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A Cold Death

Antonio Manzini

Average Review Rating Average Rating 8/10 (1 Review)
Book Details

Publisher : Fourth Estate

Published : 2016

Copyright : Antonio Manzini 2015

ISBN-10 : PB 0-00-812433-7
ISBN-13 : PB 978-0-00-812433-5

Publisher's Write-Up

Small towns can hide big secrets, but Rocco Schiavone will do whatever it takes to bring them into the light. The second novel in the internationally bestselling series from Italian crime maestro Antonio Manzini.

In an elegant apartment in a chilly Alpine town a cleaning lady makes a gruesome discovery: the body of her employer hanging from a chandelier in a dark room in an apparent suicide.

Working the case is Deputy Police Chief Rocco Schiavone, banished from his beloved Rome to snowy, small-town Aosta. An incurable cynic, perpetually at war with the world – and the weather – Rocco is unconvinced that Esther killed herself.

Armed with his intuition and his inimitable brand of morality, he begins to hunt for a killer. But as he digs deeper into Esther’s life Rocco is increasingly troubled by personal matters: his dissatisfied girlfriend Nora; the very vocal memory of his deceased wife, Marina; and a score that still needs settling back in Rome.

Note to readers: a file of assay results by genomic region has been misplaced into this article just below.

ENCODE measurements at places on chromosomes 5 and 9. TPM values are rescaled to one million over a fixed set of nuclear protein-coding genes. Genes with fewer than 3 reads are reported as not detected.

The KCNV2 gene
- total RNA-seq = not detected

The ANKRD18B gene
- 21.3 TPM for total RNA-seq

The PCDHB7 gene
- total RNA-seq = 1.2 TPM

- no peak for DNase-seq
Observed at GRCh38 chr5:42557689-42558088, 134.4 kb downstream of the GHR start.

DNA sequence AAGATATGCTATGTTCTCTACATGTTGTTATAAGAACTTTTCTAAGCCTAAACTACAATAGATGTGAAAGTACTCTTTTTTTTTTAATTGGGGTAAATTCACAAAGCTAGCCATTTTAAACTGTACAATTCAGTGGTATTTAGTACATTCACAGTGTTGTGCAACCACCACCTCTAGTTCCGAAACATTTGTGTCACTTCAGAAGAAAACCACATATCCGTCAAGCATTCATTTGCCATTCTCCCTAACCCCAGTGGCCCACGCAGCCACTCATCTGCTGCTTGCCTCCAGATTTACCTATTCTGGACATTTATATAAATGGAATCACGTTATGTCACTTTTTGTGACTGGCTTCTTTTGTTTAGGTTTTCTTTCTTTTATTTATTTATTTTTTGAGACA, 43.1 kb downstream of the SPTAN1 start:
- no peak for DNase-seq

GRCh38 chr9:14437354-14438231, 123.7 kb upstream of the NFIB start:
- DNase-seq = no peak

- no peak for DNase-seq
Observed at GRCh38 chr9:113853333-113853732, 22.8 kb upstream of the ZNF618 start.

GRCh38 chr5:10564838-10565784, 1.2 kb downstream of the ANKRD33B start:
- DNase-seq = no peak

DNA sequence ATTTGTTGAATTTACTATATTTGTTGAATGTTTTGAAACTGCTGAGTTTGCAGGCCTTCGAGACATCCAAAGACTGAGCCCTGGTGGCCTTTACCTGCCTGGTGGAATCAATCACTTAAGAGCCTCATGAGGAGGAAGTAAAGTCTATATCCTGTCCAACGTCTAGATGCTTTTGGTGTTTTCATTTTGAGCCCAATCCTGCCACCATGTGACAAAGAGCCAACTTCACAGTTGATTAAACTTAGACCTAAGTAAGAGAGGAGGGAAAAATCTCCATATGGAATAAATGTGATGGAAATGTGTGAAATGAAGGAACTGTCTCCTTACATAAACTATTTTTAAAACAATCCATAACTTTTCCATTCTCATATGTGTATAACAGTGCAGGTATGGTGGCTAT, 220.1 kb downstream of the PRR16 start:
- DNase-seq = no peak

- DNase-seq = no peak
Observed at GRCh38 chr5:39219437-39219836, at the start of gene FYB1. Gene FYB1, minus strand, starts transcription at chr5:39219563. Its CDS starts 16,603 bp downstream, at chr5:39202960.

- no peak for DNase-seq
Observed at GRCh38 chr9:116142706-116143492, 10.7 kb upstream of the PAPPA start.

'An Italian detective to rival Andrea Camilleri’s Inspector Montalbano.'


'Diamond-hard crime writing … this is lacerating stuff.'

Financial Times
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Reader Reviews

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Review by Chrissi (310816) Rating (8/10)

Review by Chrissi
Rating 8/10
Rocco Schiavone is still stuck in Aosta. It is almost spring but it is still snowing and his feet are still cold in his Clarks Desert Boots. He attends a call where a woman is found dead from hanging, and something seems not quite right about the scene but when he is told by the medical examiner that she was effectively hung twice, then he sets about finding who and why.

Rocco becomes a rather more sympathetic character in this book than he was when we first met him in Black Run. He still refuses to turn on his phone until he has started his morning with a hand rolled cigarette of dubious stuff, but here we learn more about the events that led to his exile from Rome. His relationships with his ex-colleagues are strong and based on mutual respect, even though he seems only to have time for his Aosta colleagues Italo Pierron and Caterina Rispoli. The terrible twosome of incompetent policemen, Deruta and D’Intimo, do not appear much in this book but do provide a moment of light relief when caught on camera, and the events are well described and daft enough to make you smile as you read them.

The case itself is interesting and kind of disturbing. It is not graphic in the way of some grisly killings but it is still an engaging brain teaser. I do not normally read thrillers trying to spot the killers, and so am always surprised at the reveal, and this one certainly managed it. I enjoyed this and read it in only three sittings, which is good for me these days.

This author has a gift for leaving an impression, and I remembered the description of the cold from Black Run, and it added to the feeling of the bleakness that comes at the end of winter, when spring is expected but elusive. I had the impression that the events are not long after those of Black Run, but I do not think that you would have to read the two to follow the story of Rocco Schiavone, which is developing quite nicely indeed.
Chrissi (31st August 2015)

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